NJ Harassment Charges, Defenses, Penalties
Harassment is a petty disorderly persons offense punishable under the authority of N.J.S.A. 2c:33-4. Under certain circumstances, harassment may be charged as a fourth degree offense. The maximum jail sentence for a petty disorderly persons offense is 30 days. The maximum jail sentence for a fourth degree offense is 18 months. If convicted of harassment in NJ, it will appear on your criminal record. You should contact a lawyer prior to your first court date. If you have been charged with harassment in NJ, Attorney Todd Palumbo will provide a free consultation and answer your questions.
A person commits harassment if with the purpose to harass another he/she:
- makes or causes to be made, communication or communications anonymously, or at extremely inconvenient hours, or in offensively coarse language, or any other manner likely to cause annoyance or alarm
- Subjects another to striking or kicking, shoving, or other offensive touching, or threatens to do so
- Engages in any other course of alarming conduct or of repeatedly committed acts with purpose to alarm or seriously annoy such other person
- A person commits a crime of the fourth degree if while in prison or on probation or parole for an indictable offense the individual commits an act of harassment.
In order for the state to make its case, it must prove that the accused had the purpose to harass. An argument or a late night phone call or two does not necessarily rise to the level of harassment. There must be something more sinister for the police to arrest and charge an individual with harassment in NJ.
Also central to the concept of harassment is the “communication.” For the purpose of the statute a communication can be an email, a text message, a letter, a phone call, face to face conversation, etc. The statute includes communications that the defendant causes to be made. You do not necessarily need to communicated directly with the alleged victim to be guilty. Hypothetically, it could be through a third party. The key once again is the purpose to harass. Therefore, if a third party happens to overhear or see an offensive communication, It is unlikely he/she can claim harassment if it was not directed at the third party. There was no purpose to harass on the part of the accused.
Likewise, the meanings of “offensively course” or “seriously annoy” are somewhat dependent upon the parties involved and the location where the alleged conduct takes place. A 23-year-old college student is certainly different from a 73-year-old grandmother. A nightclub is not a bingo hall. I recently won a harassment trial by proving that the alleged victim could not have possibly been alarmed by the communications made by my client given the long history of offensive and graphic emails that she had sent over the course of their relationship. The result may have been different if my client had sent those same emails to the alleged victim’s grandmother.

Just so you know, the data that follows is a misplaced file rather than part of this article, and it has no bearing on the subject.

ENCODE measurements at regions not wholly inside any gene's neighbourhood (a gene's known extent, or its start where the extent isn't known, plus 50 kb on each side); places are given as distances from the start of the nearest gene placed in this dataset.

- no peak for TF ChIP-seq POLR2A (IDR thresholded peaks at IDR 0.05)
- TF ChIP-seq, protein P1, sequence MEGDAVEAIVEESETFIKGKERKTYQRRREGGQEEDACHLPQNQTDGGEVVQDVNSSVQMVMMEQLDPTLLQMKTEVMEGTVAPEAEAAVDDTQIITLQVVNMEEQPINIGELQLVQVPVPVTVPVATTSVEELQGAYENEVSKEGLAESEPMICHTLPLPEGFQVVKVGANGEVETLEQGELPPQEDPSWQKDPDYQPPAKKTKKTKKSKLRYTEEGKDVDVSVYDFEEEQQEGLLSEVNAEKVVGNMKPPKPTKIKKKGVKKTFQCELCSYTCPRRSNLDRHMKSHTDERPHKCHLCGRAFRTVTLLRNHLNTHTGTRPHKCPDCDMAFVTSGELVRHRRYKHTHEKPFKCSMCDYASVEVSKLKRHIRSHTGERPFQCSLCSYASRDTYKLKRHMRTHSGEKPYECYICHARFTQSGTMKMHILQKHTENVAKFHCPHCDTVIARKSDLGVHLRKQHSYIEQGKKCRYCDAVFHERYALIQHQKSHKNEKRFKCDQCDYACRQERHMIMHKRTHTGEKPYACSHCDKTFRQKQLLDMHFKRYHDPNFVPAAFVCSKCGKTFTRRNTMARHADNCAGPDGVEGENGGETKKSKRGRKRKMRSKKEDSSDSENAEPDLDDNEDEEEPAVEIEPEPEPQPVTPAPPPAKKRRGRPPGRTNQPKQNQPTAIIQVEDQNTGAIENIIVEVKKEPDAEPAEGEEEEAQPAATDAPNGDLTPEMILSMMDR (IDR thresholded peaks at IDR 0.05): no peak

Similarly, I defended a client charged with harassment in the Newark Municipal Court who had sent approximately 42 emails over the course of 3 months to his ex-wife. The alleged victim in this case claimed that the number of emails sent, not the content, illustrated my client’s purpose to harass and annoy. My client was found not guilty. The judge found that the emails, although numerous, did not reveal any purpose to harass. The subject of those emails centered around the receipt of child support payments and visitation. There was no profanity used. There were no threats of any kind, and the ex-wife responded to the emails on no less than 14 occasions.
The NJ harassment statute by design speaks in generalities and provides a lot of gray area. Although this gives police great latitude when deciding whether to charge harassment, it also provides harassment lawyers with fertile ground for effective defense strategies.
Frequently, I will request probable cause hearings to determine whether the alleged conduct should have resulted in a harassment complaint. It is not uncommon for a municipal court judge to dismiss a harassment complaint for lack of probable cause. This means that the complaint should not have been issued in the first place.
However, even if the judge does find that there was probable cause for the issuance of a harassment complaint, the chances of getting a not guilty verdict at trial or dismissal of the charges pre-trial are still very good.
If you have been arrested and charged with harassment in NJ, contact an experienced New Jersey criminal defense lawyer who understands the complexities of the statute and has proven winning strategies to defeat these charges.81 Second St. South Orange, NJ, Essex County, 216 North Avenue East, Cranford, NJ 07016